Adequate exercise and a nutritional diet high in vegetables, fruits, lean protein, and fiber are key components to heart health. However, there are certain vitamins and herbs that have been shown to have a positive impact on blood pressure, cholesterol levels and obesity.
Not all health experts agree on the effectiveness of supplements however. For example, the American Heart Association
puts a strong emphasis on diet rather than supplements. With the exception of omega-3 fatty acids, the AHA says, "There aren’t sufficient data to suggest that healthy people benefit by taking certain vitamin or mineral supplements in excess of the [daily recommended intakes]."
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On the other hand, WebMD
takes the approach that some supplements may be beneficial, "Research shows that some supplements — in addition to lifestyle changes and medical treatment if you need it — may help lower cholesterol, improve blood pressure, and reduce other risk factors for heart disease."
Here are five supplements that may help keep your heart healthy:
1. Fish oil:
Because it is high in omega-3 fatty acids fish oil serves to lower triglycerides and according to the National Institutes of Health
, "it also seems to help prevent heart disease and stroke when taken in the recommended amounts." Omega-3 fatty acids have an anti-inflammatory effect and can also be found in walnuts, flaxseed oil, canola oil, and soybean oil. However, Harvard Health reports
that there are concerns that too much fish oil can actually increase the risk of heart disease and certain cancers. The general dosage is 1,000 milligrams daily.
Cardiologist Dr. Stephen Sinatra is convinced resveratrol is "the key to better heart health and longevity." According to Dr. Sinatra
, resveratrol protects the endothelial lining of arteries, which allows for better blood flow as well as protecting the arteries from oxidative free radical damage. Dr. Sinatra recommends a dosage of 30 milligrams per day.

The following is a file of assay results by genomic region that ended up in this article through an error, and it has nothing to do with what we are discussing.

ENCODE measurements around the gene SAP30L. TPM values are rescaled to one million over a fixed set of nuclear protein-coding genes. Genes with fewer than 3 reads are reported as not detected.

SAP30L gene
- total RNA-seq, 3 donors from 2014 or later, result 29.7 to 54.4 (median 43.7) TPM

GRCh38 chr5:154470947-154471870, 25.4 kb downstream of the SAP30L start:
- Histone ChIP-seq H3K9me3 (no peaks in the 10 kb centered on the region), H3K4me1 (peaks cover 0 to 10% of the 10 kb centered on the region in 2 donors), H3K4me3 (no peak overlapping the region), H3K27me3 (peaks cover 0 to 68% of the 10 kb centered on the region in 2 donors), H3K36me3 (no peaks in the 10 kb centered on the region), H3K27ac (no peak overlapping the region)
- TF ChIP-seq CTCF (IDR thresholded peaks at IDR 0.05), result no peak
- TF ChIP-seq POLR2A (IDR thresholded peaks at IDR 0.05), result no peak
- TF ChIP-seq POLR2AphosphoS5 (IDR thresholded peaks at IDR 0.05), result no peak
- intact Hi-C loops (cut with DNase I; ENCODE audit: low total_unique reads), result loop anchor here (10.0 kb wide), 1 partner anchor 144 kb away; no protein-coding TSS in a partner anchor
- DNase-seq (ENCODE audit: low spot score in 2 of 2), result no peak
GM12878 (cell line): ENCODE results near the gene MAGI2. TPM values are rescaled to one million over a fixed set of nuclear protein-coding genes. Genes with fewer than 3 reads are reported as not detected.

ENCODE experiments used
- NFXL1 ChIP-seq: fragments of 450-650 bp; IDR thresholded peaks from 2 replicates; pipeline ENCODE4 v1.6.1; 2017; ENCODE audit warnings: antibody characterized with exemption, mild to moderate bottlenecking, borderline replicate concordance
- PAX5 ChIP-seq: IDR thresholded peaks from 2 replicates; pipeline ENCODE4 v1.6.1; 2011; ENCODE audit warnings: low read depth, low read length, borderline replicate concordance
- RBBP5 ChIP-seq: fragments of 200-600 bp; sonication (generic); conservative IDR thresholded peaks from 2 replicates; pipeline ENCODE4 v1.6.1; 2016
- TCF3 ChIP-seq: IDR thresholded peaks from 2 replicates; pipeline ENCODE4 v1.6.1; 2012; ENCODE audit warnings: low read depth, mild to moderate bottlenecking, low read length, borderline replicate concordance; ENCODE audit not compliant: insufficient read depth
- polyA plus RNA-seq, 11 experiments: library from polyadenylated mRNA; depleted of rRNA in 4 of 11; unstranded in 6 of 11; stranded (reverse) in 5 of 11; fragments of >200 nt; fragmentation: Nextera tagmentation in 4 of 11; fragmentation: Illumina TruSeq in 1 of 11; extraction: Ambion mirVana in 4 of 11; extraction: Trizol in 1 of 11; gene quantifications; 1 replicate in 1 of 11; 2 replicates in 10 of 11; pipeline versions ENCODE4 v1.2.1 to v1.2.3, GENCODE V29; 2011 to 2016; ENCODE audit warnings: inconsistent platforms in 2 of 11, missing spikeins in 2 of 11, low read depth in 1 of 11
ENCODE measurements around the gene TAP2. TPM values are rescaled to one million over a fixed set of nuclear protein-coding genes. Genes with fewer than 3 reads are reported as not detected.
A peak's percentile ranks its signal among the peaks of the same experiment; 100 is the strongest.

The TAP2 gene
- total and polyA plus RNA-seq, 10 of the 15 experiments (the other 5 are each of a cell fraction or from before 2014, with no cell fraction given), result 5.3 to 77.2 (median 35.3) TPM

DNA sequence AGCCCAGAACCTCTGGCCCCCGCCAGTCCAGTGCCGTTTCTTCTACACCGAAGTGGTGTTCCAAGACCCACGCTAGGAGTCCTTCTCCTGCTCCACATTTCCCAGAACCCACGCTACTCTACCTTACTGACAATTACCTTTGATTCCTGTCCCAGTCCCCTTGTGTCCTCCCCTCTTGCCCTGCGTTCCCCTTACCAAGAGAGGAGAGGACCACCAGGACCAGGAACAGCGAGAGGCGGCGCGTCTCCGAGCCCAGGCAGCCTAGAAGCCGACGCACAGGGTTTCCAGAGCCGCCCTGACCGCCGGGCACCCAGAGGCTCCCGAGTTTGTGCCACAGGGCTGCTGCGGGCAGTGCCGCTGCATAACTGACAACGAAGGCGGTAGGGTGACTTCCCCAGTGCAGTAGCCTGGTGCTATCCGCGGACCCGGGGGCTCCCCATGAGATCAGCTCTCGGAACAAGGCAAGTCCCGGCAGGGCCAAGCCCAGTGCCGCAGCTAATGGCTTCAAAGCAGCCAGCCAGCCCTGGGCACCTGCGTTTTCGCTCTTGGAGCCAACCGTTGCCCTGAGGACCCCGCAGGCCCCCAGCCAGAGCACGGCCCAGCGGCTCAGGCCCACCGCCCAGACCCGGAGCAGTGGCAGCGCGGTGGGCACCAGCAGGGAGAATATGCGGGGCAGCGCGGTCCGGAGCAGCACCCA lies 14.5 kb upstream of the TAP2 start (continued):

"Every organ in the body — especially the heart, muscles, and kidneys — needs the mineral magnesium," reports the University of Maryland Medical Center
. Increased magnesium has been shown to at least "modestly lower risk" of coronary heart disease in men and the "risk of sudden cardiac death" in women. The mineral can serve to lower blood pressure and reduce arrhythmia. The DRI for men 19-30 years of age is 400 mg daily and 310 mg for women in the same age bracket.
4. Red yeast rice:
This traditional Chinese medicinal supplement is often promoted as an alternative to taking statin drugs that lower cholesterol. However, the National Center for Complementary and Alternative Medicine cautions
that red yeast rice may have the same side effects as statin drugs and that manufacturing quality control is an issue. Red yeast rice contains Monacolin K, which is the same active ingredient in the prescription drug Lovastin.
5. CoQ10: Life Extension Magazine reports
that the heart is very sensitive to a deficiency of CoQ10 which is an antioxidant chemical compound needed for all basic cell function. In addition, statin drugs lower the body's natural ability to produce CoQ10. As reported by LEM, "Out of a total of 22 controlled trials of supplemental CoQ10 in congestive heart failure, only three have failed to show significant benefit." According to The Mayo Clinic
, the recommended dosage of CoQ10 to prevent heart disease is 200 milligrams per day.
This article is for information only and is not intended as medical advice. Talk with your doctor about your specific health and medical needs.
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